Continuing hard times at Harley-Davidson came to something of a head Thursday with the announcement that the company was killing its Buell line of sport bikes almost immediately and actively looking for a buyer for its MV Agusta and Cagiva machines.
Harley, which is based in Milwaukee, also disclosed continuing losses at its finance unit and a decline in sales of its heavyweight Harley-Davidson motorcycles. Overall, Harley’s net income for the third quarter plunged by 84 percent from last year, which was also a down year for the company.
The Buell brand, based in East Troy, Wis., will shut down later this month, although Harley will continue to supply replacement parts and honor warranty claims. About 180 workers will lose their jobs. (Buell has provided an online page for customers here.)
Just last month, Buell won the American Motorcyclist Association’s coveted SportBike championship – the first for an American motorcycle maker since 1986. But Harley had struggled to make a sales success of the innovative sport bikes; earlier this summer Harley announced that it would drop plans to build a $10 million Buell factory.
Larry W. Smith for The New York Times An MV Agusta F4 on display at a Harley-Davidson dealership in Topeka, Kan.
The Buell decision is expected to saddle Harley with about $125 million in costs associated with the shutdown. The bottom line in the MV Agusta divestiture will not be known until the brand is sold, but Harley said it had already taken a “goodwill impairment charge” of $18.9 million related to the brand in the third quarter.
Harley raised eyebrows in the industry with its $109 million acquisition just 16 months ago of MV Agusta, a boutique line of very expensive sport bikes manufactured in Italy.
Throughout its operations during the recent economic downturn, Harley had already cut more than 1,000 jobs and trimmed production forecasts by at least 30 percent. The company said it was also considering what to do with its under-utilized assembly plant in York, Pa., and would make announcements about its fate later in the year.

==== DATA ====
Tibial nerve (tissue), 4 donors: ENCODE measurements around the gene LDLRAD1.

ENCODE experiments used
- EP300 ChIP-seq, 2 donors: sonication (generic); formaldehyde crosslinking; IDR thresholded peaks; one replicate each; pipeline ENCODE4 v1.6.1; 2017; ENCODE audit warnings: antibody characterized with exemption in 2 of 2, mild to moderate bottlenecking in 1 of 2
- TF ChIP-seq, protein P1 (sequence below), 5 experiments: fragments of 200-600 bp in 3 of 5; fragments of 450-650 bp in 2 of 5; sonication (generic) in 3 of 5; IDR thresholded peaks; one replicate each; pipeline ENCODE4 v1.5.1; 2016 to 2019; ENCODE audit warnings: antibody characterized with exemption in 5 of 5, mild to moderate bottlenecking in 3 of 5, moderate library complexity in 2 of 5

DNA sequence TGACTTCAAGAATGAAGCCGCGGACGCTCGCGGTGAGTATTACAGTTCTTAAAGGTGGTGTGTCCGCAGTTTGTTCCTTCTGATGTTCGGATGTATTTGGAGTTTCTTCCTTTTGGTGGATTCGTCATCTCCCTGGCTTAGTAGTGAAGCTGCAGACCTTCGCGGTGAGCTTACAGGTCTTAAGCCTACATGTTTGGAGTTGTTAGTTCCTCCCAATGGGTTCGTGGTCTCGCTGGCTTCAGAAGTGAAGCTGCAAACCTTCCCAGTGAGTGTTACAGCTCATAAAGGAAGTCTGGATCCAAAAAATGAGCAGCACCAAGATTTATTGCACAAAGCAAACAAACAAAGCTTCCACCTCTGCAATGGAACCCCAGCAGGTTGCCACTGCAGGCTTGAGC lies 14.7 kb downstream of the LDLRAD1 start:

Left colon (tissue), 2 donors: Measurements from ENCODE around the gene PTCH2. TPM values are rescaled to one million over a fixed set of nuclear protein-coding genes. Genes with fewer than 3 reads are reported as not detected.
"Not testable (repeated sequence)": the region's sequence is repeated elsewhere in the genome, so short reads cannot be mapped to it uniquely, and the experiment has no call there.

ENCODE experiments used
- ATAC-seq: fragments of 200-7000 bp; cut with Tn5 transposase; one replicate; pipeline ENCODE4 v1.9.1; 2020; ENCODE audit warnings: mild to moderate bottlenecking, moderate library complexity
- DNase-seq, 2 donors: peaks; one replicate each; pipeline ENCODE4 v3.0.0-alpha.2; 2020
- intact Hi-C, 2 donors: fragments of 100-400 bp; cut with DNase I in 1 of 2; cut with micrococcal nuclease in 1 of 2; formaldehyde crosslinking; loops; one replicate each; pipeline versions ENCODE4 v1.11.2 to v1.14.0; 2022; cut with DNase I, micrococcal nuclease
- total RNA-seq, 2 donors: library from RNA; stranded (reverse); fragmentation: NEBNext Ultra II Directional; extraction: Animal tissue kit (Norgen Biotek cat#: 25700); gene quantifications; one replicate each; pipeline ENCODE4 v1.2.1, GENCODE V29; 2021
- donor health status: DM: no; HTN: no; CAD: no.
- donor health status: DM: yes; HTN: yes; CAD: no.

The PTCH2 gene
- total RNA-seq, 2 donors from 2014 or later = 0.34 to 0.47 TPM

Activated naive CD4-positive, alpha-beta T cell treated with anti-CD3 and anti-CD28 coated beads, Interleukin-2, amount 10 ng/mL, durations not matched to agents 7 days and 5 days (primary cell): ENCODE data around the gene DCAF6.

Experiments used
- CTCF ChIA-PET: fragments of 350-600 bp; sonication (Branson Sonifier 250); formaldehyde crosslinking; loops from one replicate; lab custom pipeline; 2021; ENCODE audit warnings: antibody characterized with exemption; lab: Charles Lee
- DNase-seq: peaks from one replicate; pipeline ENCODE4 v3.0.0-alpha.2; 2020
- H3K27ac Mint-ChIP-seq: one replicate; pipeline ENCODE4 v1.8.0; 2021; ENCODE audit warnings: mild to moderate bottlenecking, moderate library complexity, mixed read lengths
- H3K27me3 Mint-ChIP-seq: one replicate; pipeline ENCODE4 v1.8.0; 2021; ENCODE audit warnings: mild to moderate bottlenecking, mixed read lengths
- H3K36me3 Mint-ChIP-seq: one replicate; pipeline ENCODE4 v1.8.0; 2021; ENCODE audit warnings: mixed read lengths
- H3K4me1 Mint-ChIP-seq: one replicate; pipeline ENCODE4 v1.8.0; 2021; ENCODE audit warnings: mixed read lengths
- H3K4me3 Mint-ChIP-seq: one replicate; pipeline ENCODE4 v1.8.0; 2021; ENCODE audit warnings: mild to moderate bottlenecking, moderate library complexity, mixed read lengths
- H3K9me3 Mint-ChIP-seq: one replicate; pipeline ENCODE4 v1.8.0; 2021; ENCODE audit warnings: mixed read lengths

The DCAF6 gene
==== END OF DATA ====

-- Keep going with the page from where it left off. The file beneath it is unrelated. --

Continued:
In announcing these changes, Harley said it would refocus its business model solely on its core Harley-Davidson brand.
As bleak as the announcement was for Buell and MV Agusta, Harley said sales of its cruiser motorcycles dropped 21.3 percent worldwide in the third quarter, better than the industry average decline of 35.9 percent.
(reprinted from the New York Times October 15, 2009)
And from the Harley Davidson Website
Details of Buell and MV Agusta Actions
The Company will discontinue production of Buell motorcycles. Remaining inventories of Buell motorcycles, accessories and apparel, while they last, will continue to be sold through authorized dealerships. Warranty coverage will continue as normal for Buell motorcycles and the Company will provide replacement parts and service through dealerships.
The decision will result in a reduction over time of about 80 hourly production positions and about 100 salaried positions at Buell. Employment will end for a majority of Buell employees Dec. 18, 2009.
Harley-Davidson, Inc. expects to incur approximately $125 million in one-time costs related to the discontinuation of the Buell product line. The Company expects to incur approximately $115 million of that amount this year.
Relative to MV Agusta, the Company will immediately commence efforts to sell the business, which is based in Varese, Italy.
In the third quarter, Harley-Davidson, Inc. recorded a one-time fixed-asset impairment charge of $14.2 million related to Buell and a goodwill impairment charge of $18.9 million related to MV Agusta.
“Buell and MV Agusta are great companies, with proud brands, high-quality exciting products and passionate enthusiasm for the motorcycle business. Buell has introduced many innovative advancements in motorcycle design and technology over the years and MV Agusta is known in Europe for its premium, high-performance sport motorcycles. However, our strategy to focus on the Harley-Davidson brand reflects the fact that we believe our investments in that brand are a better utilization of overall company resources,” said Wandell.
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